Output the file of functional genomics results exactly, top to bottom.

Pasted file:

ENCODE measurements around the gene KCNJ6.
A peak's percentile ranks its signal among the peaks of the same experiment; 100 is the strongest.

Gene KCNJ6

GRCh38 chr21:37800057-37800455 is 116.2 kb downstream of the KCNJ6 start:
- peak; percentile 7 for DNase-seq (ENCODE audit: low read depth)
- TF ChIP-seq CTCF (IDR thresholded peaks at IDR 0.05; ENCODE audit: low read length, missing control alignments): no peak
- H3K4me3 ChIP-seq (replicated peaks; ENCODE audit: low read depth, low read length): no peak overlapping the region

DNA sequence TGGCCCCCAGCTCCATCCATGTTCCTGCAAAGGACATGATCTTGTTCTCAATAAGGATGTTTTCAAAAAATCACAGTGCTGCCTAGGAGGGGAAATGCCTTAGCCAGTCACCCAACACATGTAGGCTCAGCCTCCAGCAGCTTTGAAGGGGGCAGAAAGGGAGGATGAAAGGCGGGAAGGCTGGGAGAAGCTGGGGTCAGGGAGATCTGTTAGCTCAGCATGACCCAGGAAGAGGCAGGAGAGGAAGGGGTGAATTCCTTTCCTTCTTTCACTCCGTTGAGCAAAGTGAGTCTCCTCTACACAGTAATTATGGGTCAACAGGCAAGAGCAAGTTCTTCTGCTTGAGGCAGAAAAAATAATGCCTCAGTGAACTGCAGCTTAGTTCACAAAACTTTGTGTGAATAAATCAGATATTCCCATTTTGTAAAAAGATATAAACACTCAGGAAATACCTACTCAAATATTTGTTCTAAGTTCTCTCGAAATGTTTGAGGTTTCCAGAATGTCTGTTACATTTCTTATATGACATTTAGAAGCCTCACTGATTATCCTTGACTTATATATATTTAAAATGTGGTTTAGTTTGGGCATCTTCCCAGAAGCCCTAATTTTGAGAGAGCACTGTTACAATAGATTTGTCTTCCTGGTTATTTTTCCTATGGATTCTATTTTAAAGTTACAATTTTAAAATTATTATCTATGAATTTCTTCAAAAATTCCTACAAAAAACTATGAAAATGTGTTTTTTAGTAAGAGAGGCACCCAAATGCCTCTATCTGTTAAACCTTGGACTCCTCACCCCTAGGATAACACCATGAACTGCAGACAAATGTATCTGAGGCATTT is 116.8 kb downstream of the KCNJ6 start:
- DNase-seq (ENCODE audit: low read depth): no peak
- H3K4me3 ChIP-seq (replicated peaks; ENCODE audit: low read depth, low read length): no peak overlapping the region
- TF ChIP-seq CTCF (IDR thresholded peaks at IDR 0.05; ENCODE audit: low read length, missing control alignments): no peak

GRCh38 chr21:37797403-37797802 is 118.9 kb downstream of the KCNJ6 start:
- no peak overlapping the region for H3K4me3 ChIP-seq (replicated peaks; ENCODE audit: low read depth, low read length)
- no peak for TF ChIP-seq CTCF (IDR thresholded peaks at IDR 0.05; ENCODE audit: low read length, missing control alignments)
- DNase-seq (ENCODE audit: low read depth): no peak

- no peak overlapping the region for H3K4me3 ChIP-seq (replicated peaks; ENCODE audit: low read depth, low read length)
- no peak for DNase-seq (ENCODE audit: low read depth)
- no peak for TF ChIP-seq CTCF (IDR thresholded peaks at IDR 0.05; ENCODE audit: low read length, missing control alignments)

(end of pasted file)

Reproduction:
ENCODE measurements around the gene KCNJ6.
A peak's percentile ranks its signal among the peaks of the same experiment; 100 is the strongest.

Gene KCNJ6

GRCh38 chr21:37800057-37800455 is 116.2 kb downstream of the KCNJ6 start:
- peak; percentile 7 for DNase-seq (ENCODE audit: low read depth)
- TF ChIP-seq CTCF (IDR thresholded peaks at IDR 0.05; ENCODE audit: low read length, missing control alignments): no peak
- H3K4me3 ChIP-seq (replicated peaks; ENCODE audit: low read depth, low read length): no peak overlapping the region

DNA sequence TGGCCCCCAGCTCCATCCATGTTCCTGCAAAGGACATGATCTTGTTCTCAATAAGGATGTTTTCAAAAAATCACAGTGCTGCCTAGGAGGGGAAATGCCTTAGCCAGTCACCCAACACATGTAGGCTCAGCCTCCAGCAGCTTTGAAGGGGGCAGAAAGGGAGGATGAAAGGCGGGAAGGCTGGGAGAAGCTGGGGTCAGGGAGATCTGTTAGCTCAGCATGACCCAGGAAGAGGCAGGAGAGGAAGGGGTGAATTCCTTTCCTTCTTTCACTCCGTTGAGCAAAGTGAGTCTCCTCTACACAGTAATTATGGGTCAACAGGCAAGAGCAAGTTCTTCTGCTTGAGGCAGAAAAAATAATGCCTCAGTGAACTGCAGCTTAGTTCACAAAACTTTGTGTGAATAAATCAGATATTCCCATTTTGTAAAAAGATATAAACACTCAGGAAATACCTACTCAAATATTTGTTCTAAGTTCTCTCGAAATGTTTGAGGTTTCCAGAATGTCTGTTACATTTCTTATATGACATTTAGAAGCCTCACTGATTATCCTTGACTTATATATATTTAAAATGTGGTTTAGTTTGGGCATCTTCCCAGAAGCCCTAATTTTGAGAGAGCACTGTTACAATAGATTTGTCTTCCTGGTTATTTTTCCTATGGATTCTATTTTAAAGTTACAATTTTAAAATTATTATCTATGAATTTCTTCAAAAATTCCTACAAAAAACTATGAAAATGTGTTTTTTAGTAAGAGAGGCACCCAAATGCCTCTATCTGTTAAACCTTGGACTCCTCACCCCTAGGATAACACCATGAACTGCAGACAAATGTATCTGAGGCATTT is 116.8 kb downstream of the KCNJ6 start:
- DNase-seq (ENCODE audit: low read depth): no peak
- H3K4me3 ChIP-seq (replicated peaks; ENCODE audit: low read depth, low read length): no peak overlapping the region
- TF ChIP-seq CTCF (IDR thresholded peaks at IDR 0.05; ENCODE audit: low read length, missing control alignments): no peak

GRCh38 chr21:37797403-37797802 is 118.9 kb downstream of the KCNJ6 start:
- no peak overlapping the region for H3K4me3 ChIP-seq (replicated peaks; ENCODE audit: low read depth, low read length)
- no peak for TF ChIP-seq CTCF (IDR thresholded peaks at IDR 0.05; ENCODE audit: low read length, missing control alignments)
- DNase-seq (ENCODE audit: low read depth): no peak

- no peak overlapping the region for H3K4me3 ChIP-seq (replicated peaks; ENCODE audit: low read depth, low read length)
- no peak for DNase-seq (ENCODE audit: low read depth)
- no peak for TF ChIP-seq CTCF (IDR thresholded peaks at IDR 0.05; ENCODE audit: low read length, missing control alignments)